While systematic reviews and meta-analyses on the topic of intergenerational housing and programming are limited, one systematic review compared seven studies on intergenerational programs, five of which showed mixed or positive outcomes for older adults. Importantly, Hawkley and colleagues described that loneliness can be alleviated, with one method being through increased socialization.
Benefits to society
Beyond the direct effects of improving the health of older adults, intergenerational programming can lead to beneficial outcomes for society as a whole. For example, programs that paired older adults with youth led to an increased sense of trust and social capital. Additionally, such programming promotes intergenerational ties and leads to an increased sense of community. This may have a cyclical effect that ultimately decreases social isolation. The direct relationship between loneliness and depression is of note as depression costs the Canadian health care system $32.3 billion in GDP annually. Although the financial ramifications of loneliness are not the primary driver for promoting intergenerational programs, the cost is substantial. Vasiliadis and colleagues state that the excess annual adjusted cost of depression in seniors in Canada in 2006 was $27.4 million. As well, the cost of managing chronic depression is estimated to be twice that of hypertension and diabetes combined. With these statistics, we can start to appreciate the worldwide economic impact of tackling geriatric mental health with reduced social isolation and loneliness through intergenerational housing.
The benefits of intergenerational housing also extend to the rest of the population. These include reduced housing costs for students through housing incentives and reduced caregiver burnout as a result of the added support network in intergenerational programming and housing initiatives. The latter is particularly important as the Canadian General Social Survey for Caregiving and Care Receiving found that 34% of caregivers for their grandparents felt worried or distressed about their role and responsibilities as primary caregivers.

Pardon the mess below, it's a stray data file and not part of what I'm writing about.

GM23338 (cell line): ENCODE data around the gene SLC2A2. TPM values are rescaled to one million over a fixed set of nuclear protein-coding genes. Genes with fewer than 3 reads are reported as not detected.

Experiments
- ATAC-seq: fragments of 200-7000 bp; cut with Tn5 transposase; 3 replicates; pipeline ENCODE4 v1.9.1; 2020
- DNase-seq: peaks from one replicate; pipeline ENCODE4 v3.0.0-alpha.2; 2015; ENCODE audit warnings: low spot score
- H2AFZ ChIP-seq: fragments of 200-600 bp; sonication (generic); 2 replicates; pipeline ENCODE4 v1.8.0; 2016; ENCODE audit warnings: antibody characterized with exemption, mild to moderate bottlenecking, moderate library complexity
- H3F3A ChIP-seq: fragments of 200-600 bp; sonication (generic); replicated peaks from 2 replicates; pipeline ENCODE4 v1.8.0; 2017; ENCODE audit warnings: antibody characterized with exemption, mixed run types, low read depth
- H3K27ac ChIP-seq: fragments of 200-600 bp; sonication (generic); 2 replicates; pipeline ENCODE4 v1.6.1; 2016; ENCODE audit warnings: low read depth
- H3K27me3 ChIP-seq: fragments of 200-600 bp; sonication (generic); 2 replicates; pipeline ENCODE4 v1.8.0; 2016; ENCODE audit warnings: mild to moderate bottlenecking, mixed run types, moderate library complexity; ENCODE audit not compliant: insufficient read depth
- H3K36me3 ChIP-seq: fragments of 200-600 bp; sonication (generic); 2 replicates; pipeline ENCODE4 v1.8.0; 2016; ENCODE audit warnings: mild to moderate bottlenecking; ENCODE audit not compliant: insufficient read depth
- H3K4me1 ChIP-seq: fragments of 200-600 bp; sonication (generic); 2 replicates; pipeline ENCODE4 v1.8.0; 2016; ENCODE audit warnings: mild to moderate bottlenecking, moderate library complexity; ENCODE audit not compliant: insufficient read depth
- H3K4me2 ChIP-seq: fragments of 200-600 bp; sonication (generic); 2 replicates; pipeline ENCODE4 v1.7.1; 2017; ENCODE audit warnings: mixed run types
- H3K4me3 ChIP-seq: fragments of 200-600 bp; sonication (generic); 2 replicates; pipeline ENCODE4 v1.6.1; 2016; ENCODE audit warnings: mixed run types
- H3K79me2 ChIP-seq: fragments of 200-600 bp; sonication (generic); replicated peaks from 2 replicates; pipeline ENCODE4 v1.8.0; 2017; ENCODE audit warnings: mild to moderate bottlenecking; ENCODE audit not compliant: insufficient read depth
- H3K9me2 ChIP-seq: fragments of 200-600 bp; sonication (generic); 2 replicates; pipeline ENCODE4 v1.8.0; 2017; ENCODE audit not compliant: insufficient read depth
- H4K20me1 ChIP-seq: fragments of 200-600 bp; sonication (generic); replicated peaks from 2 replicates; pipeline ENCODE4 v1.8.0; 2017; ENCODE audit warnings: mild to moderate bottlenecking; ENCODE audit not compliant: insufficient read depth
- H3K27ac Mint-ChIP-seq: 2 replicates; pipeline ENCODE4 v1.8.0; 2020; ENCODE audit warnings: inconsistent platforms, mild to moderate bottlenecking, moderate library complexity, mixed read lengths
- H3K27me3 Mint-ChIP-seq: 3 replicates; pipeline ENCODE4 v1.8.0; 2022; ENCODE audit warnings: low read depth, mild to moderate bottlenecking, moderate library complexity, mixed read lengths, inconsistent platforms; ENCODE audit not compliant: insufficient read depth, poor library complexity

There are also beneficial effects for younger generations who participate in such programs. For example, children may benefit from improved academic performance, positive perceptions of the elderly, and enhanced skills related to communication and empathy.[33,34] Additionally, as concluded in a literature review conducted by Park in 2015, intergenerational programming has a positive effect on youth, and demonstrates a reduction in feelings of anxiety and an improved sense of self-worth.
Intergenerational housing models should be further explored as a way of addressing older adults’ concerns about housing and social isolation in BC and Canada. Existing intergenerational programs benefit seniors through improved self-rated health scores, physical function, and cognition. Additionally, such programs have positive impacts on society at large, fostering a sense of community, improving intergenerational ties, cultivating economic gain, and increasing social capital.
This article has been peer reviewed.
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17. Harbour Landing Village. Accessed 8 September 2020. https://harbourlandingvillage.ca.
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19. Schouwstra J. Innovative intergenerational care in Fujisawa, Japan. Together Old and Young. 2017. Accessed 6 April 2020. www.toyproject.net/2017/04/innovative-intergenerational-care-in-fujisawa-japan.
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23. Sakurai R, Yasunaga M, Murayama Y, et al. Long-term effects of an intergenerational program on functional capacity in older adults: Results from a seven-year follow-up of the REPRINTS study. Arch Gerontol Geriatr 2016;64:13-20.
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29. Mortillaro N. Anxiety and depression cost the Canadian economy almost $50 billion a year. Global News. 2016. Accessed 6 April 2020. https://globalnews.ca/news/2917922/anxiety-and-depression-cost-the-canadian-economy-almost-50-billion-a-year.
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Ms Suleman and Mr Bhatia are fourth-year students in the Faculty of Medicine at the University of British Columbia.